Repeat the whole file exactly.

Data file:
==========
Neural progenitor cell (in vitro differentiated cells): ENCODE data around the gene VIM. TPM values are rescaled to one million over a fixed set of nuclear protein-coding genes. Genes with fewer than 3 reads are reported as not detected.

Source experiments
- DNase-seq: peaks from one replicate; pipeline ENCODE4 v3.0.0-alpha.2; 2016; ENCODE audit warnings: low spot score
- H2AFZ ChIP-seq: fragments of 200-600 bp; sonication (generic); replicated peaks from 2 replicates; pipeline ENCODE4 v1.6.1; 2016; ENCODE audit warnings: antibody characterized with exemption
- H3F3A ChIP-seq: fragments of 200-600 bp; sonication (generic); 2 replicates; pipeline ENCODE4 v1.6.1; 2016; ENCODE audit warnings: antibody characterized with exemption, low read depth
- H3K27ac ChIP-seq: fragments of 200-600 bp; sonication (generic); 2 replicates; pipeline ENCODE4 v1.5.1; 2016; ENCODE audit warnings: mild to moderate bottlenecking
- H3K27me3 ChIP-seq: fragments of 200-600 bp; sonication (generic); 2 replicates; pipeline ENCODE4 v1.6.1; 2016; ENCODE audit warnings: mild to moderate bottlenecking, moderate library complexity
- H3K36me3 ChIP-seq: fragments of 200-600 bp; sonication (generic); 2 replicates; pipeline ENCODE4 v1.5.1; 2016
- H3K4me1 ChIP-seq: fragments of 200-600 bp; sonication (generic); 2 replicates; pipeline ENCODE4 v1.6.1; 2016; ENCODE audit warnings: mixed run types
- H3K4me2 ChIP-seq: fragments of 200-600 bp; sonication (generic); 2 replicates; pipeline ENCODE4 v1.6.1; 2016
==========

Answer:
Neural progenitor cell (in vitro differentiated cells): ENCODE data around the gene VIM. TPM values are rescaled to one million over a fixed set of nuclear protein-coding genes. Genes with fewer than 3 reads are reported as not detected.

Source experiments
- DNase-seq: peaks from one replicate; pipeline ENCODE4 v3.0.0-alpha.2; 2016; ENCODE audit warnings: low spot score
- H2AFZ ChIP-seq: fragments of 200-600 bp; sonication (generic); replicated peaks from 2 replicates; pipeline ENCODE4 v1.6.1; 2016; ENCODE audit warnings: antibody characterized with exemption
- H3F3A ChIP-seq: fragments of 200-600 bp; sonication (generic); 2 replicates; pipeline ENCODE4 v1.6.1; 2016; ENCODE audit warnings: antibody characterized with exemption, low read depth
- H3K27ac ChIP-seq: fragments of 200-600 bp; sonication (generic); 2 replicates; pipeline ENCODE4 v1.5.1; 2016; ENCODE audit warnings: mild to moderate bottlenecking
- H3K27me3 ChIP-seq: fragments of 200-600 bp; sonication (generic); 2 replicates; pipeline ENCODE4 v1.6.1; 2016; ENCODE audit warnings: mild to moderate bottlenecking, moderate library complexity
- H3K36me3 ChIP-seq: fragments of 200-600 bp; sonication (generic); 2 replicates; pipeline ENCODE4 v1.5.1; 2016
- H3K4me1 ChIP-seq: fragments of 200-600 bp; sonication (generic); 2 replicates; pipeline ENCODE4 v1.6.1; 2016; ENCODE audit warnings: mixed run types
- H3K4me2 ChIP-seq: fragments of 200-600 bp; sonication (generic); 2 replicates; pipeline ENCODE4 v1.6.1; 2016